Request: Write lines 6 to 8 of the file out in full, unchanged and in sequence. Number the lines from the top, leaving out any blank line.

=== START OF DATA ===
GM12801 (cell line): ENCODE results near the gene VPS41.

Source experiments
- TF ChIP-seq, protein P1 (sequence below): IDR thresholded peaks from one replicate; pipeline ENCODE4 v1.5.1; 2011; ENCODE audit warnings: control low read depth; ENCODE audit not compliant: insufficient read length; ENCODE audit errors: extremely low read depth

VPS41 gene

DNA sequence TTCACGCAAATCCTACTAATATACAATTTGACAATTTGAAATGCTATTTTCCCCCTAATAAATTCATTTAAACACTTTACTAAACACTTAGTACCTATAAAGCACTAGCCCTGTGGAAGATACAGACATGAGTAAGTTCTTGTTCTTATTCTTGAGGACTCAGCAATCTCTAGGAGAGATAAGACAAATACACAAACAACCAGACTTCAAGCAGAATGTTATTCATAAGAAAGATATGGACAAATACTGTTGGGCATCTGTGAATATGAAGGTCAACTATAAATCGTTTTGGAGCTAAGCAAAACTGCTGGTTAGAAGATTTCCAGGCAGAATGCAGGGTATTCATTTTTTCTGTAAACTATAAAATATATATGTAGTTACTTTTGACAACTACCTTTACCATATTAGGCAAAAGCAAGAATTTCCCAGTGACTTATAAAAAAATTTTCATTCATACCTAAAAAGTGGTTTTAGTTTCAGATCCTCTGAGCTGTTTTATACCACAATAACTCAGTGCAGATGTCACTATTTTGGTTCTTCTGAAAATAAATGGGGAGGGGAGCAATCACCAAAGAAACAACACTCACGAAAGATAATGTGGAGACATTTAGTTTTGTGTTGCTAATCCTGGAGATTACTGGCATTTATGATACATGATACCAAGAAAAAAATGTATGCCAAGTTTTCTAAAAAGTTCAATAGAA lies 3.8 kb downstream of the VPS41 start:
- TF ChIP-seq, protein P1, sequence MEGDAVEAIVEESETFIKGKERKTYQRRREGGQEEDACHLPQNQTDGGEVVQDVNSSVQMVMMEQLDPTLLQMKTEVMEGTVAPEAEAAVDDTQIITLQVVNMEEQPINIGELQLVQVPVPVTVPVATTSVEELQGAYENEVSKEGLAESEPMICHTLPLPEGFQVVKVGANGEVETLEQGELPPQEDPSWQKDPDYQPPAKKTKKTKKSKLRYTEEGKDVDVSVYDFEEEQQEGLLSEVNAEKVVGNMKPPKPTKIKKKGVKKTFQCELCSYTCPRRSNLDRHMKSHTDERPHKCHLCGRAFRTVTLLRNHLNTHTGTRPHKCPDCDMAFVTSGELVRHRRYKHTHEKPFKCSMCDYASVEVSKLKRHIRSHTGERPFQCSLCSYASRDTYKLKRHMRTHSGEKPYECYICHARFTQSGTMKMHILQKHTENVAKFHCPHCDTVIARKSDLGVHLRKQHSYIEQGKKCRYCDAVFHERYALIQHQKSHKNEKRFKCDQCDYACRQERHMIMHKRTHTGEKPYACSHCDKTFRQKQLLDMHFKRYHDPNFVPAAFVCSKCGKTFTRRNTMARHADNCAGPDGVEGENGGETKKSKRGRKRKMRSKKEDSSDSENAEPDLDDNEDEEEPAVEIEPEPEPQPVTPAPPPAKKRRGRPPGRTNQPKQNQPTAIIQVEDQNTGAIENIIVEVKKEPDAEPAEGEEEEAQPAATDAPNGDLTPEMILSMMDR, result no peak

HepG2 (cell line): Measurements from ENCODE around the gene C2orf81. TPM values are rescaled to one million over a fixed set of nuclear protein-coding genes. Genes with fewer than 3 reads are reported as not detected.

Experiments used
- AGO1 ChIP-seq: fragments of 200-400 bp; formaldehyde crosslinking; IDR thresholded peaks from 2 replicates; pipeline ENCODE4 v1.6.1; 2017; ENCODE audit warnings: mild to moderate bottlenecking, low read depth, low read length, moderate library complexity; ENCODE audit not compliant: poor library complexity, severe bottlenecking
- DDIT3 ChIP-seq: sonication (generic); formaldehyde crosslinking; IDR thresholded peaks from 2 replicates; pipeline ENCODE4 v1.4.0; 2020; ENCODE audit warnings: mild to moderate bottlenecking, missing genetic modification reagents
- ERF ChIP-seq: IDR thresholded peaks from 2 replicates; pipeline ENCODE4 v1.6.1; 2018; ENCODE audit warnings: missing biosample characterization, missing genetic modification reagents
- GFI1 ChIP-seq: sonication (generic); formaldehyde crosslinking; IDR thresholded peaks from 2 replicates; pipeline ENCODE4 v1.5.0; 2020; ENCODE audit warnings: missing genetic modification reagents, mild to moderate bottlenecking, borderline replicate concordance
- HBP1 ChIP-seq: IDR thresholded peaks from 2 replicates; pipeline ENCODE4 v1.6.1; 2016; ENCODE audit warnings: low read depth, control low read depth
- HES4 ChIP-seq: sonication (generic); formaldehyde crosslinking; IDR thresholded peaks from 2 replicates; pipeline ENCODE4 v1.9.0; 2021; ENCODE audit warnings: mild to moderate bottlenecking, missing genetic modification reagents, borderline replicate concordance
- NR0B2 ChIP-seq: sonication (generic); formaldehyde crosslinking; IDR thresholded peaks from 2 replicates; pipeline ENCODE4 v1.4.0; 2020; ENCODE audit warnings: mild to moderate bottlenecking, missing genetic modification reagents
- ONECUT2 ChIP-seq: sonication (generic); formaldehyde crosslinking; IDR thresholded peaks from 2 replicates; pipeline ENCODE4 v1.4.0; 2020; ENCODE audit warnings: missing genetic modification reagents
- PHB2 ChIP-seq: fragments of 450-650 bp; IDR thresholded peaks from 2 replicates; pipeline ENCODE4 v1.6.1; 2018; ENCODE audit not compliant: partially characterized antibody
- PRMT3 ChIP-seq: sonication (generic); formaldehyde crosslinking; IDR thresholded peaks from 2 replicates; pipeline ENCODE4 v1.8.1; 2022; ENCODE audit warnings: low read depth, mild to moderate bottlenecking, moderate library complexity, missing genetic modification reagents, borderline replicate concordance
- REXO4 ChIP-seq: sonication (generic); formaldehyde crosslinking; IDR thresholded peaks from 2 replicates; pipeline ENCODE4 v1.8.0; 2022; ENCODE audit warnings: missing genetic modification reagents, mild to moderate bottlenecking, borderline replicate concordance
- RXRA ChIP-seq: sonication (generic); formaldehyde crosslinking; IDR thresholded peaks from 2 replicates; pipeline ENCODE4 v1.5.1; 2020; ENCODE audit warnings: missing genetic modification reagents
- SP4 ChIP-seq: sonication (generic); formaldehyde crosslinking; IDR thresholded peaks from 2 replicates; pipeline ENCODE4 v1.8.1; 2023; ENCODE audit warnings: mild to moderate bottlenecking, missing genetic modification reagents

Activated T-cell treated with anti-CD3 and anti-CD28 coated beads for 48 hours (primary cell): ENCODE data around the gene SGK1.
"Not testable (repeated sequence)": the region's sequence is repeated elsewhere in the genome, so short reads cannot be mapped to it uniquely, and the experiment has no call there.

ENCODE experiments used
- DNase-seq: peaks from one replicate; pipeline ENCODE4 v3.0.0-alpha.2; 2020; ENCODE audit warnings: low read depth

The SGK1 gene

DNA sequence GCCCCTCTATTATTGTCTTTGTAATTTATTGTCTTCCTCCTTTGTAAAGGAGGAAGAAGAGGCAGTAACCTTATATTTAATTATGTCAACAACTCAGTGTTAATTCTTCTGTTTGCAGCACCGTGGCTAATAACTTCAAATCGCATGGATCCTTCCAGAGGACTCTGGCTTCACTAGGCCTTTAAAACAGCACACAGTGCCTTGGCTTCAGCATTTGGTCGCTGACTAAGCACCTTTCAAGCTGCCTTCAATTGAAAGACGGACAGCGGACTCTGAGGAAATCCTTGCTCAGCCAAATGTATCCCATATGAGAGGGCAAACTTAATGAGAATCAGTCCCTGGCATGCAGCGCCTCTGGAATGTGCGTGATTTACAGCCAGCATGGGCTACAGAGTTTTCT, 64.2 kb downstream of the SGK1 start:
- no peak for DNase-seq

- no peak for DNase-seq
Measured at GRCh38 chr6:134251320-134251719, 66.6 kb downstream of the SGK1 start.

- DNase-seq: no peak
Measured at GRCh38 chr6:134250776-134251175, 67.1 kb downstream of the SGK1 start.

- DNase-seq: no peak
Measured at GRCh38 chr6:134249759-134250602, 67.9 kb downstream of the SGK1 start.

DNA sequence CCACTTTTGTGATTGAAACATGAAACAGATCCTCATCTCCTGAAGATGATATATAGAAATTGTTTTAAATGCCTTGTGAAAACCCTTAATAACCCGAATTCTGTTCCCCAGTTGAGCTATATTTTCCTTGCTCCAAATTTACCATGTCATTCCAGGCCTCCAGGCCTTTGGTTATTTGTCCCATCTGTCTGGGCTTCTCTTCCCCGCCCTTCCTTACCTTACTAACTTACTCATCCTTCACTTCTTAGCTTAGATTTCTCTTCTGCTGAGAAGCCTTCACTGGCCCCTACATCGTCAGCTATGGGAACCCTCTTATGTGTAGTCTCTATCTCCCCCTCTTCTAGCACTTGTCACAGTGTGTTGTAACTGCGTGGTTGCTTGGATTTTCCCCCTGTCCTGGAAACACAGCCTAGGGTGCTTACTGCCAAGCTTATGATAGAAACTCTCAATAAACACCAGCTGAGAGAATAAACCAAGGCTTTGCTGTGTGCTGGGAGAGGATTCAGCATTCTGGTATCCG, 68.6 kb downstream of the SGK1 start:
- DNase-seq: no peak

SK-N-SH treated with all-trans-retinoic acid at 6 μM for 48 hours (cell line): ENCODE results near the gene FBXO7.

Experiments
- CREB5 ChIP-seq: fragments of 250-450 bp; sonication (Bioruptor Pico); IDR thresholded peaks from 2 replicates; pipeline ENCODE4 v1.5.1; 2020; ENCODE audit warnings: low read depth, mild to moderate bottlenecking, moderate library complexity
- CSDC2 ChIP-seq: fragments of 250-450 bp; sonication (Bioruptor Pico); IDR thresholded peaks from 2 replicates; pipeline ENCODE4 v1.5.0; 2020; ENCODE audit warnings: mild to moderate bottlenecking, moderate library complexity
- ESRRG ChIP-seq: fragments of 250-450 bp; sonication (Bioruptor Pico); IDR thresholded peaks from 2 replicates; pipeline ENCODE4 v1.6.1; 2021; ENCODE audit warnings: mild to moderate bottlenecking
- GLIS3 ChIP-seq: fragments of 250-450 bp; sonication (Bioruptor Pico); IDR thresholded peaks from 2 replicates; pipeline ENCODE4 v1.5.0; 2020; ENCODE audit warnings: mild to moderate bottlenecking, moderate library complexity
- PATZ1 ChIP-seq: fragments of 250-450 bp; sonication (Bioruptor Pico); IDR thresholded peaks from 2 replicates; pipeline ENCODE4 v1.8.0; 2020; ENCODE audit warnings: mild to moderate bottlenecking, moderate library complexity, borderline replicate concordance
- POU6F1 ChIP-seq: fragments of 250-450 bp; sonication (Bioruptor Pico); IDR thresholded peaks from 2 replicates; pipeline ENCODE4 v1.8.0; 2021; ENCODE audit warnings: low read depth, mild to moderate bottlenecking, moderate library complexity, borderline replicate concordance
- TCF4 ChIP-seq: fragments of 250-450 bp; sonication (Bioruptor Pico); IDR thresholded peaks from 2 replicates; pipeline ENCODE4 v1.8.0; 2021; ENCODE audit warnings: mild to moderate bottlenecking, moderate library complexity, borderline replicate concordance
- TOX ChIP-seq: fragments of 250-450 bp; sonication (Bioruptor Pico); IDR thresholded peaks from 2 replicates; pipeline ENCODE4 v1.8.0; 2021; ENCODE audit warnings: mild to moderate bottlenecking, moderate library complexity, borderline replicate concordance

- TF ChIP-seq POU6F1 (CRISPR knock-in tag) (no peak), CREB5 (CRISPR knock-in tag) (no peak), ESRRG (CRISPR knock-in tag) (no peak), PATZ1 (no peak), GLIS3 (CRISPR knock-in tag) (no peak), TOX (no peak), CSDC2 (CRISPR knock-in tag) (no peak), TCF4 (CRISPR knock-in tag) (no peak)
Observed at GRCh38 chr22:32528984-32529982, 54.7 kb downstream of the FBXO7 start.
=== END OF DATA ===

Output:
- TF ChIP-seq, protein P1, sequence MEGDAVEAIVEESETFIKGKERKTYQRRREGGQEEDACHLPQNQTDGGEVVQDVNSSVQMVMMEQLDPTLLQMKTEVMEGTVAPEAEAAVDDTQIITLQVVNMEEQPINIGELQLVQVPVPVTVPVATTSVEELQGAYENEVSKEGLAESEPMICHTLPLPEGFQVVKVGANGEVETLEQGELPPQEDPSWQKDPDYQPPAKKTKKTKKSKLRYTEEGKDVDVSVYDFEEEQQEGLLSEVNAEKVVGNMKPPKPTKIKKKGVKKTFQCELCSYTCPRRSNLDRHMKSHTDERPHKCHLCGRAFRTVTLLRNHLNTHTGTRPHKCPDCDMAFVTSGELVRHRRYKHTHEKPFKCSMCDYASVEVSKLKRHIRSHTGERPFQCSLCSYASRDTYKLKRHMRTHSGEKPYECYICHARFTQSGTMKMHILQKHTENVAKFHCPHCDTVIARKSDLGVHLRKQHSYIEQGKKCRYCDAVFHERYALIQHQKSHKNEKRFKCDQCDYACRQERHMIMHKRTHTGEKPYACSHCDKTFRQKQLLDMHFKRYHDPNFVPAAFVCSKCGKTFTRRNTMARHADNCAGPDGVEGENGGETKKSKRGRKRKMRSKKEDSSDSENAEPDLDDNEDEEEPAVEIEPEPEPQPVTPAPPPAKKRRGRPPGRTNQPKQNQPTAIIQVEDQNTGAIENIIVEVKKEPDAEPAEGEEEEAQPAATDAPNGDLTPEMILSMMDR, result no peak

HepG2 (cell line): Measurements from ENCODE around the gene C2orf81. TPM values are rescaled to one million over a fixed set of nuclear protein-coding genes. Genes with fewer than 3 reads are reported as not detected.

Experiments used